West Africa: a systematic response to coronavirus

Recording new infections is vital to halt the spread of the coronavirus pandemic. The authorities in Nigeria and Ghana are therefore adapting the systems they already have in place.

A vital tool in the fight to halt the spread of the coronavirus pandemic are systems that are capable of registering new cases in a central database as swiftly as possible. For countries with remote regions and decentralised governance systems, this is no easy task. In Ghana and Nigeria, however, the health authorities have not had to develop any new solutions but have instead been able to draw on a tool that is already in place – the Surveillance, Outbreak Response Management and Analysis System (SORMAS). SORMAS has already been in use for a number of years to monitor outbreaks of infectious diseases in West Africa and was expanded at the beginning of February to enable authorities to document cases of Covid-19 in both countries.

SORMAS was developed back in 2014 by a consortium that included the Helmholtz Centre for Infection Research (HZI) and the Nigeria Centre for Disease Control (NCDC) to improve surveillance of the Ebola virus outbreak in Nigeria. On behalf of the German Development Ministry (BMZ) and co-financed by the European Union (EU), the Deutsche Gesellschaft für Internationale Zusammenarbeit (GIZ) GmbH provided support to expand the system in Nigeria and to transform it into an open-source tool. As a result, it is now easier to integrate it into existing systems.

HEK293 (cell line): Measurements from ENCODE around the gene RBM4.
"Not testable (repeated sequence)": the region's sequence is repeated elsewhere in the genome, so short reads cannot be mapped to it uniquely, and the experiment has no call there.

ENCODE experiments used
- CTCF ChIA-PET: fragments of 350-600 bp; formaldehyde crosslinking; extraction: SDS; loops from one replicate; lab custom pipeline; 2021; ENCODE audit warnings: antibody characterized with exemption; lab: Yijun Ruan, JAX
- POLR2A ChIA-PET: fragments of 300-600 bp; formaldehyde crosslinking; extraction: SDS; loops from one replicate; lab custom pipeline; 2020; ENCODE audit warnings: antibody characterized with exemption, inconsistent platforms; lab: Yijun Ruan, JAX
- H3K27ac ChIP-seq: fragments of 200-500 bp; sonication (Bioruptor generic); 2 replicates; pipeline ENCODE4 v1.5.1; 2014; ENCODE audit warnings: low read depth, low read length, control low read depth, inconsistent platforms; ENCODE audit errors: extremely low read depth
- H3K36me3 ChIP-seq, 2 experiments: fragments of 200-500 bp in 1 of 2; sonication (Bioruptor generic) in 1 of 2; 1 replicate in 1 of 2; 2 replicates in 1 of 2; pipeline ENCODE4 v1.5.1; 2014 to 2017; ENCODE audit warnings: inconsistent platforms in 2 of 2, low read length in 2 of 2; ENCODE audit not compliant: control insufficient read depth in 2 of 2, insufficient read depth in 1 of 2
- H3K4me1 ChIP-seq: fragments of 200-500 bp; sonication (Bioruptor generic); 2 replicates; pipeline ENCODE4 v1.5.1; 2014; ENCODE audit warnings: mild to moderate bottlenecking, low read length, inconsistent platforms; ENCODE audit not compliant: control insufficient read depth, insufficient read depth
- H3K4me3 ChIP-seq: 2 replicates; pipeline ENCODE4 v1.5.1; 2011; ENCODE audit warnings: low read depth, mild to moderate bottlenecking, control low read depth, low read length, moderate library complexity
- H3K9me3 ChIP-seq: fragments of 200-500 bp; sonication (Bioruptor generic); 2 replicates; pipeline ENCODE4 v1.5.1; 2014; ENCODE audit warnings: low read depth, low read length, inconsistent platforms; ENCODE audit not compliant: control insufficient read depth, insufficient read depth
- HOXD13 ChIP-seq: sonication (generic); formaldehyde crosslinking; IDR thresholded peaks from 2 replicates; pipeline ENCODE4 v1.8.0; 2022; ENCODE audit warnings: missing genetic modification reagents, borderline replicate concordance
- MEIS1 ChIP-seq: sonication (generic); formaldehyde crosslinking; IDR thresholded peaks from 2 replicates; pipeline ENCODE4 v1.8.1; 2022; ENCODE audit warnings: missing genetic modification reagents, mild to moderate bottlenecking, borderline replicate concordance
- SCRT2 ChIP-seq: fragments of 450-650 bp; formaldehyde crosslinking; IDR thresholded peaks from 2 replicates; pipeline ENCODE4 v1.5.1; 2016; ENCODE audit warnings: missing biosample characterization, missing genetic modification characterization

SORMAS can be used by health care personnel to record data on new infections and contact persons for their locality. The system then automatically transfers this data in real-time to the central health authority. This makes it possible to rapidly initiate control measures across several levels. Since SORMAS can also be accessed on tablet devices and mobile phones, cases from remote or structurally weak regions can be registered quickly too. SORMAS is designed to be flexible, with separate modules for each disease. This meant that the module for tracking coronavirus infections could be added within just a few days.

GIZ is currently assisting regions in Nigeria and Ghana in applying the new coronavirus module and is drawing on existing experience in the process. ‘Covid-19 hasn’t changed what we do,’ says project manager Sabine Ablefoni. ‘On the contrary – it has shown everyone how relevant our work is.’ Some 400 districts that had already used SORMAS for other infectious diseases are now applying it to record Covid-19, including at airports and seaports. The system can also be used in other countries, too.

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